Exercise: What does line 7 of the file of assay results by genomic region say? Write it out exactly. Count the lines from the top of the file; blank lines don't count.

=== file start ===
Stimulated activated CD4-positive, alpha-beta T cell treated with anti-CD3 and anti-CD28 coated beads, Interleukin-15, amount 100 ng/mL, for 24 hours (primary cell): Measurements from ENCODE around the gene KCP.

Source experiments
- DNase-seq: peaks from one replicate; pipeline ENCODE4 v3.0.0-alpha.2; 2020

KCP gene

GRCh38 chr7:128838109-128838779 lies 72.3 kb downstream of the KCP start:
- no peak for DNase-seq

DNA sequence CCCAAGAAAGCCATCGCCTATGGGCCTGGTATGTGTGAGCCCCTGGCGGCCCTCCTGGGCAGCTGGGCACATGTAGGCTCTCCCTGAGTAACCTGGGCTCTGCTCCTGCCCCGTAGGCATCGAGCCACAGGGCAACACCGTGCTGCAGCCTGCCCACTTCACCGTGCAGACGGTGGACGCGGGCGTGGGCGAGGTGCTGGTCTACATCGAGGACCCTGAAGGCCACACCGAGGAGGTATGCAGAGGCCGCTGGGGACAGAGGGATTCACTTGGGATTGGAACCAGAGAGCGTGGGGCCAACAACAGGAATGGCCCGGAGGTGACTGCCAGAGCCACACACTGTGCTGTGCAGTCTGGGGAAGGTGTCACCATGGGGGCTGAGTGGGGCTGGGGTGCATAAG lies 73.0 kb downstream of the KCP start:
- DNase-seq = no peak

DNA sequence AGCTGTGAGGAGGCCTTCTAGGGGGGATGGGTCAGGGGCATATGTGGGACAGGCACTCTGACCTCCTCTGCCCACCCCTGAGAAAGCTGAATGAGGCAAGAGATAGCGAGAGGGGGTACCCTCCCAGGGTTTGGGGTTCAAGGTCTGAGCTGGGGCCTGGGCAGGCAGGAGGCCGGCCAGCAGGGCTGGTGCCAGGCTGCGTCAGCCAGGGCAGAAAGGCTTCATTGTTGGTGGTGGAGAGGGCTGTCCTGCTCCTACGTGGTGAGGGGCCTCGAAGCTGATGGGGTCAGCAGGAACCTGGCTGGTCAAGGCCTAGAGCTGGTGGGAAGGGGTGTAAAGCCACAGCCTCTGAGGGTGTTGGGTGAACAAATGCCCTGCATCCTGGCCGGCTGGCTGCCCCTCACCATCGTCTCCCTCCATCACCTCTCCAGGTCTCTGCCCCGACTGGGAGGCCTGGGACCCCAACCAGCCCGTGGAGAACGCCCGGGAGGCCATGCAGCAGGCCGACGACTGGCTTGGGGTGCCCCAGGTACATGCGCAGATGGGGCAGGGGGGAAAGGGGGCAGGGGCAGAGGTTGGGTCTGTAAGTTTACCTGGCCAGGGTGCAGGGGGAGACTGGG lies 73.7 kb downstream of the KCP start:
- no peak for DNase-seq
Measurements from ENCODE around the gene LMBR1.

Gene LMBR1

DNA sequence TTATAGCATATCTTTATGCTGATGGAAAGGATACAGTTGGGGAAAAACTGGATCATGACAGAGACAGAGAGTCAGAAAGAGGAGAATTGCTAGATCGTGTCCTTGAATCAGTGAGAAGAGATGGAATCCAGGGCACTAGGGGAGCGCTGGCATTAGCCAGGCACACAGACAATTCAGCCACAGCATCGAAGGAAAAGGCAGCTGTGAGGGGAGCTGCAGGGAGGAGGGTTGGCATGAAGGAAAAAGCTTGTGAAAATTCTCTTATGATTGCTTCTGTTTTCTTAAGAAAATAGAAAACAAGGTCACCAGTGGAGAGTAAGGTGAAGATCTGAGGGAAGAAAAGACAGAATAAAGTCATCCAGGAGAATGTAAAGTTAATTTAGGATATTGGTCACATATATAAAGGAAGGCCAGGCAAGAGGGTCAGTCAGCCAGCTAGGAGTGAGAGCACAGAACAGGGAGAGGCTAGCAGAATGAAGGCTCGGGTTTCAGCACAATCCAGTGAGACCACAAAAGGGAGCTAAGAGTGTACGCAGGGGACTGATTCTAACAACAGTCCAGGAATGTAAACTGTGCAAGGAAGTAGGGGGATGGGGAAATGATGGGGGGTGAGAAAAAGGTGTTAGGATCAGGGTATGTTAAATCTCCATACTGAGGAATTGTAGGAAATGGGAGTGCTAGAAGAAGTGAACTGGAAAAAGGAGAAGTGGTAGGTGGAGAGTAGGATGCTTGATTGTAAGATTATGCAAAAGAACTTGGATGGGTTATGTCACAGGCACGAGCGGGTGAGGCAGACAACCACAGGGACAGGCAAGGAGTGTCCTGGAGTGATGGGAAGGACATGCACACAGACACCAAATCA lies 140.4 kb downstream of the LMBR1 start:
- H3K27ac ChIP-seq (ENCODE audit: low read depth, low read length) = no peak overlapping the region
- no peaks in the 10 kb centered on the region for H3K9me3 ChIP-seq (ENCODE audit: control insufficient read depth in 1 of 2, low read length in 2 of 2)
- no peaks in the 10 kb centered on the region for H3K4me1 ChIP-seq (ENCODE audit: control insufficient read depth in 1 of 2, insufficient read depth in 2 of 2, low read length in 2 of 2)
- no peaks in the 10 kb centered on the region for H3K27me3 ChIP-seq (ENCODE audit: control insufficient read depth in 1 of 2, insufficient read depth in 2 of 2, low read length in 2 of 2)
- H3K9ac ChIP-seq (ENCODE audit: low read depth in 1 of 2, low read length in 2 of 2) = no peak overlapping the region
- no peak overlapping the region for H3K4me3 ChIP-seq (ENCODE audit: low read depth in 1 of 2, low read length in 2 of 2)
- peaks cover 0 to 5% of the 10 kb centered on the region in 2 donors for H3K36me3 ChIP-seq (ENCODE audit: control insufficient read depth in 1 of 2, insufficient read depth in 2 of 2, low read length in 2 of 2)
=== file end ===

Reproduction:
DNA sequence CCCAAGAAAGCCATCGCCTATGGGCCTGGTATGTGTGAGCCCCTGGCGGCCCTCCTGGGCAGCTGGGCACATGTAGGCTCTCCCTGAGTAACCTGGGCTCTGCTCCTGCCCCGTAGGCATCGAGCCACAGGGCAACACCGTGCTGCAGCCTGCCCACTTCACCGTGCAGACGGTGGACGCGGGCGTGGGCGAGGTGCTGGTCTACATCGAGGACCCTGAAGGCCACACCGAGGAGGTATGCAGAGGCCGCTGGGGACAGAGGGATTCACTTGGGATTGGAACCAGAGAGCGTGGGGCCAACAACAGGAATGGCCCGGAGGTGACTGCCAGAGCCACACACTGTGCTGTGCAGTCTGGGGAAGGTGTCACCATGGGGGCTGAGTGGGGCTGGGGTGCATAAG lies 73.0 kb downstream of the KCP start: